The foreign minister of Saudi Arabia, Prince Saud Faisal, has strongly indicated that his country may be prepared to resume diplomatic relations with the Soviet Union after a lapse of more than 40 years.

In an interview published today by a Beirut magazine, A1 Hawadess, the prince said Saudi Arabia recognizes the Soviet Union's "important role in world politics."

He said Saudi Arabia often has been grateful for "the positive policy adopted by the Soviet Union toward Arab issues," and said the Saudis do not share the American fear of expanding Soviet influence as a destabilizing force in the Persian Gulf.

"What in fact threatens the region and its stability," he said, "is the danger of Zionism."

Coming so soon after the postponement of Crown Prince Fahd's visit to the United States in what appeared to be a show of displeasure over U.S. policy in the Middle East peace negotiations, Saud's comments may be as much of a slap at Washington as they are an overture to Moscow. Even if they are only a trial ballon, they fit a pattern of rapprochement between two countries that have been at opposite ends of the ideological scale and bitter critics of each other for decades.

Observers here pointed out that reopening ties to Saudi Arabia at this time would be a substantial policy coup for the Soviet Union, giving Moscow an opening in a region where it had met only hostility and signaling to the millions of Soviet Moslems along the Iranian border that the most devoutly Islamic state of all was on friendly terms with Moscow.

In late January, a prominent Soviet expert on Middle East affairs, Igor Belyayev, published an article in Moscow's Literary Gazatte praising Saudi Arabia and Islam and saying that the anti-Soviet feeling in Saudi Arabia had been "deliberately created by Western European and American journalists."

That article, which represented a clear break with previous Soviet commentary on Asudi Arabia, was said by analysts in Moscow to have had the imprimatur of the Soviet leadership.

As long ago as mid-1977, Crown Prince Fahd, the deputy prime minister, was quoted as telling visitors in Riyadh that while the Saudis opposed both communism and atheism, they would like to have "friendly relations with the Soviet people." That was followed last year by widespread rumors, never confirmed that the Saudis were considering the purchase of Soviet patrol boats.

While the Sandis import some industrial and consumer goods from Communist nations, the Soviets and all other Communists have been completely excluded from any political ties. No Warsaw Pact or Asian Communist nation has diplomatic relations with Saudi Arabia and the Saudis still recognize the Taiwan leadership as the legal government of China. The Saudis have even gone so far as to give ships from Communist nations priority in unloading at clogged Saudi ports to get them out of Saudi waters quickly.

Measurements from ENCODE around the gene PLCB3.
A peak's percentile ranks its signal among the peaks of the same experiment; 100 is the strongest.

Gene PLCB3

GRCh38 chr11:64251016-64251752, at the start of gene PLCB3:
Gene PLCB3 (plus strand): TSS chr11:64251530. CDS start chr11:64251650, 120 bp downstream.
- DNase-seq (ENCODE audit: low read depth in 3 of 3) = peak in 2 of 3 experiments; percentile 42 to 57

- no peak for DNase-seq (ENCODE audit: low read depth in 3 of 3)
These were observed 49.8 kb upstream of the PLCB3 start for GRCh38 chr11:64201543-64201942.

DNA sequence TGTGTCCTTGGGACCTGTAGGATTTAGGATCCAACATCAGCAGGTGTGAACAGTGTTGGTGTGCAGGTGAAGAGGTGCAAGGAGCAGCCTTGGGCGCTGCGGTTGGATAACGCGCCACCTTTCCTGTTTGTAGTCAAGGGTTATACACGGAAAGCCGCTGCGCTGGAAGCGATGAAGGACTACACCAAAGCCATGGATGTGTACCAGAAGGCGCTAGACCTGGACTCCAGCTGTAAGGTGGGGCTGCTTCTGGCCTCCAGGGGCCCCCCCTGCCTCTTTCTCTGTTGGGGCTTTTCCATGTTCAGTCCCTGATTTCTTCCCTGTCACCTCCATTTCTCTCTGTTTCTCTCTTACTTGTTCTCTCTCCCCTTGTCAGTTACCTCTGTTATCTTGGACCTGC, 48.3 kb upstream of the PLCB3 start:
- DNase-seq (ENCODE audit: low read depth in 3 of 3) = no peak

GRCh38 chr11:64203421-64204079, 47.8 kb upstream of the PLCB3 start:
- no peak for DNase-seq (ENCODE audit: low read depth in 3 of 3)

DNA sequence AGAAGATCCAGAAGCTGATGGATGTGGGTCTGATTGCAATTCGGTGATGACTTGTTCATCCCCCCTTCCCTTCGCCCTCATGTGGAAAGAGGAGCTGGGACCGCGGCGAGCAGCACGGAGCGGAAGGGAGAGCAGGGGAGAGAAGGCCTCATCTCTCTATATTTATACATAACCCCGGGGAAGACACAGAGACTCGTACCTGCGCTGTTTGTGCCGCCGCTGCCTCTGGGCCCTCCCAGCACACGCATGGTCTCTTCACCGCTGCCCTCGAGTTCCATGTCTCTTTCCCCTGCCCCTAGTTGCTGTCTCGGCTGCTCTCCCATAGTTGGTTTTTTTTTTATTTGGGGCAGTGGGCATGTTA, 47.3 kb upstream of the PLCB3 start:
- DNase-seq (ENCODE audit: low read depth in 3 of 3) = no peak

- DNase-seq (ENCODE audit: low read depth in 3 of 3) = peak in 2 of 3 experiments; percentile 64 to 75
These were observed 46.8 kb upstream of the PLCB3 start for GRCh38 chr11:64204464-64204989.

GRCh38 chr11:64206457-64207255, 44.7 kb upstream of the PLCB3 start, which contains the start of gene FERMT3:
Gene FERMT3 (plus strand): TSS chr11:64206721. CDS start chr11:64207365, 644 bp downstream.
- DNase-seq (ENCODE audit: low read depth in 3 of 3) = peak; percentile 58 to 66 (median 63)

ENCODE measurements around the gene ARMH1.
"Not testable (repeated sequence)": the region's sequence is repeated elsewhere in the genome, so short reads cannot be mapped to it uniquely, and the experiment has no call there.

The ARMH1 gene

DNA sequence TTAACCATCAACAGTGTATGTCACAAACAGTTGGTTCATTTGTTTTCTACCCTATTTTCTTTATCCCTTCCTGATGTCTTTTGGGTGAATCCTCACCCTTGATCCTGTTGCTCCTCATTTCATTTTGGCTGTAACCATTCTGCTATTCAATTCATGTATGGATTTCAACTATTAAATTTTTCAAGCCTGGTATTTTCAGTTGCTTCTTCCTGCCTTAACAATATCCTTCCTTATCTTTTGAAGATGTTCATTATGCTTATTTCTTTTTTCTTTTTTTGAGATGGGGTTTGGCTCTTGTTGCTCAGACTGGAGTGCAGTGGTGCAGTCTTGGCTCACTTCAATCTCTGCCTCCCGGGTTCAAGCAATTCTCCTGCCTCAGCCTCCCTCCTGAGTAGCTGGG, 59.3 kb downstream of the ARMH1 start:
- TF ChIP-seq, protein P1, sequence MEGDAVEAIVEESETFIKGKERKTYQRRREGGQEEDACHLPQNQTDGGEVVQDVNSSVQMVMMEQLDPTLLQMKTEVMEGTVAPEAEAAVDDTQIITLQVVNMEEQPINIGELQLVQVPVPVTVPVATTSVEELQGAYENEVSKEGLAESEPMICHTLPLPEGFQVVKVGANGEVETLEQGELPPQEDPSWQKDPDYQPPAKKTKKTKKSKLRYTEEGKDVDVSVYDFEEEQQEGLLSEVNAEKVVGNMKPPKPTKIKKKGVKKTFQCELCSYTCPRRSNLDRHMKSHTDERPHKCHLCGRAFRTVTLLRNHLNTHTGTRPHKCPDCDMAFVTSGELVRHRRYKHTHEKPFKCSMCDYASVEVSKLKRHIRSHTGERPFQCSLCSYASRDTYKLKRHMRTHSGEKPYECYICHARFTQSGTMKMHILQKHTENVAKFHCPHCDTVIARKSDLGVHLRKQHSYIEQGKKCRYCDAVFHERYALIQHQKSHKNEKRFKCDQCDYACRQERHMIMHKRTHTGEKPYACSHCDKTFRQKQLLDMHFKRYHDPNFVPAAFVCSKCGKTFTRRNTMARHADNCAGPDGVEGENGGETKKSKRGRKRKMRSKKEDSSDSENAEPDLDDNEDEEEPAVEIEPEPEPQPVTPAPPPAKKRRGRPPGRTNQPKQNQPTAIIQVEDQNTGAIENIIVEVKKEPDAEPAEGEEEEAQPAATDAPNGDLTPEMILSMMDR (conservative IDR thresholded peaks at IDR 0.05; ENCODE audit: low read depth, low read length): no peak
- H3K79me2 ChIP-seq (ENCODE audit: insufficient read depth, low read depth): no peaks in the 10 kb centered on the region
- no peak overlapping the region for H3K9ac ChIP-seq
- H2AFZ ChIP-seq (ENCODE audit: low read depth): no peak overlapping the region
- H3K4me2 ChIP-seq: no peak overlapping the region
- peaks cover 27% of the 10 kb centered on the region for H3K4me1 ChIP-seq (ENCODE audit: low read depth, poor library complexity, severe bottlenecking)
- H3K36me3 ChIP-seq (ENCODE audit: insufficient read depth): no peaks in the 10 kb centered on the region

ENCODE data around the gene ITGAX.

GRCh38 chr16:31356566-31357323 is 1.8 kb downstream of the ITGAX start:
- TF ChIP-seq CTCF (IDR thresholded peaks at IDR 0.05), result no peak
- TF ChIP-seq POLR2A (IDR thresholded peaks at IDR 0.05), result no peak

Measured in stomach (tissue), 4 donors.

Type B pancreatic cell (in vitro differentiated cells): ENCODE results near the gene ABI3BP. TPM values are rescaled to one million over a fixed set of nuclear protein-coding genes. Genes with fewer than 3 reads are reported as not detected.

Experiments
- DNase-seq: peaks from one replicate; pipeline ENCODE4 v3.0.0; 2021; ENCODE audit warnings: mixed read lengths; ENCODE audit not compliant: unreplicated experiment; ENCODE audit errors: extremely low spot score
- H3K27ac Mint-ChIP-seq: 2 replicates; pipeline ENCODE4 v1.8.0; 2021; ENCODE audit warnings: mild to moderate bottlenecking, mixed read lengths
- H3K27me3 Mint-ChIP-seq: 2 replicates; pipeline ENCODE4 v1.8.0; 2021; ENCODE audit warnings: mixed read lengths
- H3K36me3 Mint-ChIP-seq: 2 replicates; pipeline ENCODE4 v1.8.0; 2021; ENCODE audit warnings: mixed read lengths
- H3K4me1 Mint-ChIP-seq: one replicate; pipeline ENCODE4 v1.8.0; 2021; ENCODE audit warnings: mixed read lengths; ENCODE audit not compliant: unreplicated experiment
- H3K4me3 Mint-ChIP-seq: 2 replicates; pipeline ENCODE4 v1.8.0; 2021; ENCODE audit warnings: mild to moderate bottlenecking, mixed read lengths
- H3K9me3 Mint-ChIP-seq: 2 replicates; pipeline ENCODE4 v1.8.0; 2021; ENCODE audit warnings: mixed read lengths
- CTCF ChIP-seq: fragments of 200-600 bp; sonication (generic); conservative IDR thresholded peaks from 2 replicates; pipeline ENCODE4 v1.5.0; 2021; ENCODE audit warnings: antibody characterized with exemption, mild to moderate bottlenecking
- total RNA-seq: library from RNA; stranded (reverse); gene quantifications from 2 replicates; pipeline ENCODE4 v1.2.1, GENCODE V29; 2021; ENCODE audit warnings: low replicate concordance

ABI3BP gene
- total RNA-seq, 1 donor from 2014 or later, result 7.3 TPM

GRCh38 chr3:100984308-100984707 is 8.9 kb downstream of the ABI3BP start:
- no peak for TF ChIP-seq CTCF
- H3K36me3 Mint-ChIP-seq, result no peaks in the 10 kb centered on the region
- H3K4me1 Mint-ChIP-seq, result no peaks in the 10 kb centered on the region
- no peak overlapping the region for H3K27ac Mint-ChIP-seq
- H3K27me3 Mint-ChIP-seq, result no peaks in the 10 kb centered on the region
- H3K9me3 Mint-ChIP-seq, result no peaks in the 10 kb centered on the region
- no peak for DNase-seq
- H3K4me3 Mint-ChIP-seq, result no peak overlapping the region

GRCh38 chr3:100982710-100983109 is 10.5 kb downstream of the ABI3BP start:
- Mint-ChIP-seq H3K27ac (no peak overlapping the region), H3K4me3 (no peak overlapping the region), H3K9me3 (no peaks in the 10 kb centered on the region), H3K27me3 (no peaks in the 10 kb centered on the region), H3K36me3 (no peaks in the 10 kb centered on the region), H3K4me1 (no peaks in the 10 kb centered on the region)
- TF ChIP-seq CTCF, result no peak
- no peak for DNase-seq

Prince Saud clearly suggested that a change in that policy is coming.

He said his country "has no objection to having trade relations with any country in the world even in the absence of diplomatic ties. This does not mean we do not recognize those countries or do not wish to have diplomatic relations with them."

As for diplomatic ties, he said, "We had relations but they broke them off. We wish to emphasize that the absence of diplomatic ties does not mean we don't recognize the Soviet Union. On the contrary we have often expressed our gratitude for the positive policy adopted by the Soviet Union toward Arab issues."

His reference to previous ties was not explained, but the Soviet Union had a consulate in Saudi Arabia until 1938. It had been a continuation of the czarist Russian mission in the Red Sea port of Jeddah, but was later moved to Mecca and, according to diplomats who have served in Saudi Arabia, it was staffed by Soviet diplomats who were ostensibly Moslems looking after the interests of other Soviet Moslems making the annual pilgrimage.

The Soviet Union had been among the first countries to recognize the "Kingdom of the Hejaz and Najd" when King Abdel Aziz unified Arabia into one country in the 1920s.

Prince Saud put quite a bit of distance between his views and those of Carter administration officials on developments in Iran and the Persian Gulf region as well as on the Middle East peace talks. Saud has consistently pursued a line more independent of American policy than has Fahd, and many observers believe this apparent difference of approach represents an ideological split among the princes who rule the country.

Referring to the recent visit to the Middle East by U.S. Defense Secretary Harold Brown, Prince Saud said, "The Americans feel that the Soviet Union is trying to take advantage of the changing conditions in the region. They believe the Soviets are trying to enhance conflicts and encourage violence. They regard this as dangerous because it tends to disturb the international balance. We explained to [Brown] that we have nothing to do with international strategies," meaning big power politics.

He said that "only the big powers, which have global strategies, speak about a security gap" as a result of events in Iran. The Saudis, he said, had no interest in aligning themselves with either the United States or the Soviet Union to deal with regional affairs in the Persian Gulf.

"What in fact threatens the region and its stability," he said, was not the upheaval in Iran but "the Zionist danger. The way to reestablish calm and stability in the area is by having Israel withdraw from the occupied Arab territories, return Jerusalem and recognize the Palestinian people's right to self-determination."